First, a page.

Marji Laine: Faith~Driven Fiction

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Thinking about Heroes

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I didn’t plan it this way, but this topic ended up being perfect for me this semester. I direct the children’s music program at our church and this April they are performing The First Action Heroes. Yes, I’ll share pictures!

teeshirtblThe story, by Pam Andrews, is about a group of kids who are bullied by a gang. They are encouraged by the first action heroes, people who lived in the Old Testament and Christ Himself. During the musical, we meet David – the super hero of trust (though I had to change him to Miriam because we were short a few boys), Esther – the super hero of courage, Joseph – the super hero of forgiveness, and Joshua – the super hero of obedience.

So I thought about holding these heroes, at least the men, up to the traits that we’ve been discussing. Just as a review, those characteristics are Courageous, Selfless, Skilled, Faithful, Wounded, Humble, and Active.

David

David is an exception to the rule. Most of the Bible heroes have abbreviated stories told from an observer’s viewpoint. But because of his Psalms and the length of his life events, he shows all of the characteristics of a hero:

  • courageous, skilled, and selfless in his battle with Goliath
  • wounded, yet faithful in his dealings with King Saul
  • humble throughout, yet specifically with his regret over the Bathsheba incident
  • And unlike the other heroes, his story is long enough to show him as an active participant. His actions and mistakes create much of the circumstances of his life. For instance, King Saul hated him intensely because of jealousy. But the envy came from his popularity with the people, and his popularity came from his skill in battle. “King Saul has slain his 1000’s and David his 10,000’s.” Yeah, that could get under a leader’s skin.

David as a hero – check!

Joshua

josh_1Joshua also has a rather lengthy story, beginning way back when he showed faith as a spy in the land. He believed God when He said He would bring them into the land, so the strength and skill of the men there didn’t scare Joshua. (I say it didn’t scare him, but I could be wrong. I’m reminded at the repetition of God’s urging for Joshua to be strong and courageous – Joshua 1:7-8) Either way, he stood by his conviction that God was greater, stronger, and higher than anything the people of the land could throw at them. Then later, he acted on that faith again and again as he claimed the land for God’s people.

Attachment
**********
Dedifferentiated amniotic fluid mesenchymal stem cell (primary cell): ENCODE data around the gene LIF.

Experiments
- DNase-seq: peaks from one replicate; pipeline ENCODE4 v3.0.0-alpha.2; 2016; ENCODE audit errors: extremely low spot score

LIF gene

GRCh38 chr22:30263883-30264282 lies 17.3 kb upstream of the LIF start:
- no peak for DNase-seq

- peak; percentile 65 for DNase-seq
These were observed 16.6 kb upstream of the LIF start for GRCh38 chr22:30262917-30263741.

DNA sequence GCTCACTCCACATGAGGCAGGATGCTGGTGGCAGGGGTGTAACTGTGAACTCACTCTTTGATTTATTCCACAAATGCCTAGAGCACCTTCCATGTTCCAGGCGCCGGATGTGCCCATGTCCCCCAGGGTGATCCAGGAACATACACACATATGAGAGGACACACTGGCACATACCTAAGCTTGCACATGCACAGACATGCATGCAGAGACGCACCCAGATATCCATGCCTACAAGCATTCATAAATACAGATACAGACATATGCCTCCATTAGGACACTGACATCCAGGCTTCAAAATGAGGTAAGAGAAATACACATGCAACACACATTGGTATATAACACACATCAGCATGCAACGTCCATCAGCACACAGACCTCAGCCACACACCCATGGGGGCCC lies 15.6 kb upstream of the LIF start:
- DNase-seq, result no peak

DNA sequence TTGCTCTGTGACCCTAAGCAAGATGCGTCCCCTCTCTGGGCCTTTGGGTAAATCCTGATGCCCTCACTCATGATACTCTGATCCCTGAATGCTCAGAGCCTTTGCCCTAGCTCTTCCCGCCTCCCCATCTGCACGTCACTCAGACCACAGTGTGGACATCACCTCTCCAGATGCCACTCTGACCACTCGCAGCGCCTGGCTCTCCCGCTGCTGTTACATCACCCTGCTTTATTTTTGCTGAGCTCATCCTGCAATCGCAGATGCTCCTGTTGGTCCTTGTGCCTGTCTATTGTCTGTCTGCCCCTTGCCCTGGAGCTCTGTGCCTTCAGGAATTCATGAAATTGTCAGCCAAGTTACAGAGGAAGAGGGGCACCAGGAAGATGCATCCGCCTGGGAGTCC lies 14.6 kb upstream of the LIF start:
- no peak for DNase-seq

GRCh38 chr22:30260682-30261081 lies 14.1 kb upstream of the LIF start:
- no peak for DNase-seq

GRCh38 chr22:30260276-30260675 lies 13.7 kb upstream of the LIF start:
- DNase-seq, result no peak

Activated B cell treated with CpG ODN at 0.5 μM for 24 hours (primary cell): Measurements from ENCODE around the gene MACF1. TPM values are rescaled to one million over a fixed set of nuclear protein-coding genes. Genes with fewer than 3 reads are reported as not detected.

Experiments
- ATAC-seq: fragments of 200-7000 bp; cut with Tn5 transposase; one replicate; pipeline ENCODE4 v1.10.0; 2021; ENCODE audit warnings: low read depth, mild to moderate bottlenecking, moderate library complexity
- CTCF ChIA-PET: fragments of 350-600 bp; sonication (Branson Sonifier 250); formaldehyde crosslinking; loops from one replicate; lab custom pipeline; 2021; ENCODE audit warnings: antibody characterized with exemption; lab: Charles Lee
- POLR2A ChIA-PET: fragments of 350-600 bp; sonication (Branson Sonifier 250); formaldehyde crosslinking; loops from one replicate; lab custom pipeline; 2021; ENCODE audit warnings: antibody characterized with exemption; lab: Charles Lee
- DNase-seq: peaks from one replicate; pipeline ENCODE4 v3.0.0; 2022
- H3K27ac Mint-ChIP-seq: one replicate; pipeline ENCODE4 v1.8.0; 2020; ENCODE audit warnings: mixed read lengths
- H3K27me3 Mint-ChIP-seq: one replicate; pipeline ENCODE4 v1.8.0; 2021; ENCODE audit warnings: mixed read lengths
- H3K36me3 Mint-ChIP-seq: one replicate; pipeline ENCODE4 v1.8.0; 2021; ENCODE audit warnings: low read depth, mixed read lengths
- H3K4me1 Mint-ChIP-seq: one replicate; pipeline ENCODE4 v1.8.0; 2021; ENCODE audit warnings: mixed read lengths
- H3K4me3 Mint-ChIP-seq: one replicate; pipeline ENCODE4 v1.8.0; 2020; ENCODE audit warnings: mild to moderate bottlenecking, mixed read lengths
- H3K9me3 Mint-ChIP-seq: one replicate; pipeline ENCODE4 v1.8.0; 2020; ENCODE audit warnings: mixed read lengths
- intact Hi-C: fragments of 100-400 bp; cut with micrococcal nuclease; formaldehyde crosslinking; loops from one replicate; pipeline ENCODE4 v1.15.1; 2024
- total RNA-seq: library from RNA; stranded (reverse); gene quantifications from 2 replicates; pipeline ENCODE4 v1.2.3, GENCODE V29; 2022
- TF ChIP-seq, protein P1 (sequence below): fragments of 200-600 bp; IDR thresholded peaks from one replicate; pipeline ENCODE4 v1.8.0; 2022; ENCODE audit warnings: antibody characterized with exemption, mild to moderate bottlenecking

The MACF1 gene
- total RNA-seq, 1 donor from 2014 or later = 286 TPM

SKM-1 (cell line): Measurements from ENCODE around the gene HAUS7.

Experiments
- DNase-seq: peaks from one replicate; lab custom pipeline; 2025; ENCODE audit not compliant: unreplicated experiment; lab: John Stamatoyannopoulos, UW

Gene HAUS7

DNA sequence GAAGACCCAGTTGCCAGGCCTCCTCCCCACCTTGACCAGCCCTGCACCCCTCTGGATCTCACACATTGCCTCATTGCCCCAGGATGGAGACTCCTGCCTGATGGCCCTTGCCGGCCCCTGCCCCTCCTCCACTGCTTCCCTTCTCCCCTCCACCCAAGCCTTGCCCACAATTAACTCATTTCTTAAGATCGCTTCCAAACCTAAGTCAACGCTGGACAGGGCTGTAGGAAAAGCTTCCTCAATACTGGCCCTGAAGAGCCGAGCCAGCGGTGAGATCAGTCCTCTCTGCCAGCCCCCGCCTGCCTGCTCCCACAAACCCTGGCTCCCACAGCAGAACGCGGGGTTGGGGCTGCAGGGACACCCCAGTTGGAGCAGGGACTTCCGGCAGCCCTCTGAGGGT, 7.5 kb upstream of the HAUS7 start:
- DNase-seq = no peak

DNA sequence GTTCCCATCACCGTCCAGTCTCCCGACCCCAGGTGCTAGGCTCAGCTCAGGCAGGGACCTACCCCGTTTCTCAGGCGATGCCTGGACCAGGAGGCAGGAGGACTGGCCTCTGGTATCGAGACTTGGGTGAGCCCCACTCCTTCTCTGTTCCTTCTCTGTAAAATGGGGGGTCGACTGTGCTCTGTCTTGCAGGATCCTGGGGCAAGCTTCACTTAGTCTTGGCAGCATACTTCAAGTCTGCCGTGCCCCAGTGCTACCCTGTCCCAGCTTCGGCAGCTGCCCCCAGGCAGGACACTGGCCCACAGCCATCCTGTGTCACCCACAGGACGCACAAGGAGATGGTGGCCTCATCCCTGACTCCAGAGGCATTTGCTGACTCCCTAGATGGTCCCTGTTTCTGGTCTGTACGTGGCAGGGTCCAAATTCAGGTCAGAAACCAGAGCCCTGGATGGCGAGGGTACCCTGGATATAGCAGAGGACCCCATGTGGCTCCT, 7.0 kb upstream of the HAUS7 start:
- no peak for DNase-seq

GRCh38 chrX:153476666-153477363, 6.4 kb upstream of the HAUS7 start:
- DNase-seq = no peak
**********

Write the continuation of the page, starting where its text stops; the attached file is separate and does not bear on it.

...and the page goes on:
• courageous, skilled in battle after battle
  • selfless – think of how long he fought for all of the land before he returned to his own home.
  • I don’t remember him as especially humble, but certainly never saw any arrogance in him. I’ve heard that if you claim the title of humble, you probably aren’t. Maybe that’s the way it was with Joshua.
  • I don’t see him as wounded. Looking at his life from the outside, and only part of his life at that, it’s hard to see his wounds. But when I think of him spending 40 years in the desert while all of his friends and family died around him because of their lack of conviction, that could make some wounds, there.
  • I also don’t regard him as an active character. Like I said in my yesterday’s post (yes, written before I wrote today’s) I think most of what he accomplished to be God’s victories. Whoever heard of a horn blast and shout taking a wall down – or even a picture. Well, okay, maybe a picture would fall with a really big horn … or a drum. But a wall? Not unless the horn was attached to a Howitzer.